Prominent Chinese business leaders and trade experts denounced the United States' newest levies on Chinese goods as irrational and destructive for both countries' business community.
Jack Ma, founder and chairman of Chinese e-commerce giant Alibaba Group, said his company no longer plans to create 1 million jobs in the U.S. because of the bilateral trade disputes.
In an exclusive interview with Xinhua on Tuesday, Ma said his commitment－made last January following a meeting with Donald Trump, who was U.S. president-elect at the time－was based on "friendly cooperation between the two sides and a rational and objective premise of bilateral trade".
He said "the current situation has already destroyed the original premise. There is no way to deliver on the promise" as Sino-U.S. tariff tensions for the past several months have reached a crescendo. Washington announced earlier this week that it would slap additional levies on $200 billion worth of Chinese goods. Beijing responded that it will place tariffs on about $60 billion worth of U.S. imports.
China's countermeasures are made out of a compulsion to safeguard global free trade and the country's interests, Gao Feng, a Ministry of Commerce spokesman, said on Thursday.
The Trump administration's tariffs targeting $200 billion worth Chinese goods will hurt not only consumers and companies from the two nations, but also jeopardize the global value chain, Gao said at a news conference.
The U.S. should "show sincerity" in bilateral trade talks and take convincing steps to correct its protectionist behavior, he said.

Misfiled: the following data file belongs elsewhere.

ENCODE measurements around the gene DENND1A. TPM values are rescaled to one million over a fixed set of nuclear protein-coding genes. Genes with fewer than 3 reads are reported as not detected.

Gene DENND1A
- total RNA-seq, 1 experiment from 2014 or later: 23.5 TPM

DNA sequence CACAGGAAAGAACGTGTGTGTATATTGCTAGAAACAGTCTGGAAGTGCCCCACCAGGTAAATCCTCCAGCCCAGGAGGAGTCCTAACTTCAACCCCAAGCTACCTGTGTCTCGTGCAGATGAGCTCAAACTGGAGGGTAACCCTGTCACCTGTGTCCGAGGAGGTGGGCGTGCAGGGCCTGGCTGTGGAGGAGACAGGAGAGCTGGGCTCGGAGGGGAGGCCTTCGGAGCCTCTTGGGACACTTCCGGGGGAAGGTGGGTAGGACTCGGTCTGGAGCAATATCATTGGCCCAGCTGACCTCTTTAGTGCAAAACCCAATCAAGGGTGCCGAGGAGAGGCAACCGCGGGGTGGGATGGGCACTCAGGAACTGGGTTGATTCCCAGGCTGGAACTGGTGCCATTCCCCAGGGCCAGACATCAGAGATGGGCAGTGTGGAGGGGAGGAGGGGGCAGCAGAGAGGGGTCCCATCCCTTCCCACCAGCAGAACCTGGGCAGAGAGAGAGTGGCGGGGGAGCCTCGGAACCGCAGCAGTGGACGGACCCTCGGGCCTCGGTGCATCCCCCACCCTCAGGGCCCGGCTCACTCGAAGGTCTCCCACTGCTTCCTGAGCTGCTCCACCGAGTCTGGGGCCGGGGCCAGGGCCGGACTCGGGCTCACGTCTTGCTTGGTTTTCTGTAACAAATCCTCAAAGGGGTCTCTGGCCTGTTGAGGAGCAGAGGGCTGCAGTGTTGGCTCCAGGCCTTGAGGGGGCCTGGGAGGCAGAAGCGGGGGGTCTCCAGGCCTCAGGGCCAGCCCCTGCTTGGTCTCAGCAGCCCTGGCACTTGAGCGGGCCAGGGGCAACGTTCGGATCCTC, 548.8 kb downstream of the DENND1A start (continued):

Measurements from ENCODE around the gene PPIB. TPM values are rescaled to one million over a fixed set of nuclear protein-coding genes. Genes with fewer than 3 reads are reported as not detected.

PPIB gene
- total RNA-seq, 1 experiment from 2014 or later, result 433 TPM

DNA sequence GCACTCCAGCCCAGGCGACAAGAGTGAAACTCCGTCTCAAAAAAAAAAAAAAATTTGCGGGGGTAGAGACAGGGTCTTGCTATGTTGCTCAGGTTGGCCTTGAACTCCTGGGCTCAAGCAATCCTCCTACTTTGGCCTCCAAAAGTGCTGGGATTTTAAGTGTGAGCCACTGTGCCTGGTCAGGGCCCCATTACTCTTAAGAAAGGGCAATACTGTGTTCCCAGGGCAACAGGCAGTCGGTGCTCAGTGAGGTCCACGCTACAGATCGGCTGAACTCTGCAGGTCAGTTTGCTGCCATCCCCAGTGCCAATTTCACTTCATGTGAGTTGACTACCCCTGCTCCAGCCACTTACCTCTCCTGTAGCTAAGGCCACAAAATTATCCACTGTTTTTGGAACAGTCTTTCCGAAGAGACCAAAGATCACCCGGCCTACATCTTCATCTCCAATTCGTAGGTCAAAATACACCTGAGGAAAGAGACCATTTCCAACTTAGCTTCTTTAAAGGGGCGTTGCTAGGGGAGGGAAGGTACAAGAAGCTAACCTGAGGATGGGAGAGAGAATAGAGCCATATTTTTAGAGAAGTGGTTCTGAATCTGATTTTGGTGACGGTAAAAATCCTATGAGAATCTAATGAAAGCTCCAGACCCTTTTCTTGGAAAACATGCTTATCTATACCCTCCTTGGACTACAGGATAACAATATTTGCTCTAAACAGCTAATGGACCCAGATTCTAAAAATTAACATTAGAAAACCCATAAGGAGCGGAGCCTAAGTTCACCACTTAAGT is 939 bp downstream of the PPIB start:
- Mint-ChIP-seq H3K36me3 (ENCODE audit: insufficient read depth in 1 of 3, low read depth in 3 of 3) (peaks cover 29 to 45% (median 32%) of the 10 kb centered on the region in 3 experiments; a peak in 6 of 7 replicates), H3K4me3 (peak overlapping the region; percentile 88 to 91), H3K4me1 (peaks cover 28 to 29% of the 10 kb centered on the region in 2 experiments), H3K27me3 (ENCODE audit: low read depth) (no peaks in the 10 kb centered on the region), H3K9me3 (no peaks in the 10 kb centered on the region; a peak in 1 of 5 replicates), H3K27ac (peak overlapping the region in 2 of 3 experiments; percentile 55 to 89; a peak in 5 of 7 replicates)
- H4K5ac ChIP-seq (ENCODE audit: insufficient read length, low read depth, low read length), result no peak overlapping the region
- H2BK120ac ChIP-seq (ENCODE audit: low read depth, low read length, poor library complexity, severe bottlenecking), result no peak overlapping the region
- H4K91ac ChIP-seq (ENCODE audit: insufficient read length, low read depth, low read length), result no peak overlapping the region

According to Gao, the country is currently busy evaluating the potential impact of the latest round of U.S. tariffs on China-originated goods in fields such as machinery, textiles, chemicals and agricultural commodities.
"Among the potentially affected enterprises, foreign-funded enterprises will account for nearly 50 percent," Gao said, stressing that the U.S. tariff hikes will lead to a lose-lose situation.
He said China will not stimulate exports through depreciating the renminbi, but instead deepen exchange rate reforms and keep the currency at a reasonable and balanced level.
To help companies address the difficulties and challenges they may face, the country will leverage a series of measures in line with World Trade Organization rules, like fee reductions for trade facilitation, Gao added.
Amid external pressure, experts urged domestic companies to seek closer ties with countries and regions beyond the U.S.
Tong Jiadong, former vice-president of Nankai University, said, "What we need to do is to work with the European Union, Africa and economies involved in the Belt and Road Initiative, and continue to comply with trade rules to realize a stable trade environment."
Ma said in the interview that he has growing confidence in economies like Europe, Russia, Southeast Asia, Africa and South America.
He said the basis for trade has been undermined, "But we will continue to work hard to promote the healthy development of China-U.S. trade."
A strong advocate of globalization, Ma said trade is not a weapon and should be "a propeller of peace".
China's central authorities have been continuing on a set course to advance reforms and open the economy to foreign companies. The country has also made concerted efforts to spur domestic consumption.
"The government may introduce a number of policies to enlarge the domestic market and continue to adopt appropriate measures to ease its fiscal and monetary sector," said Zhang Jie, an analyst at Guotai Junan Securities. "The country will take such a challenge as an opportunity to further deepen reforms and adjust the industrial structure."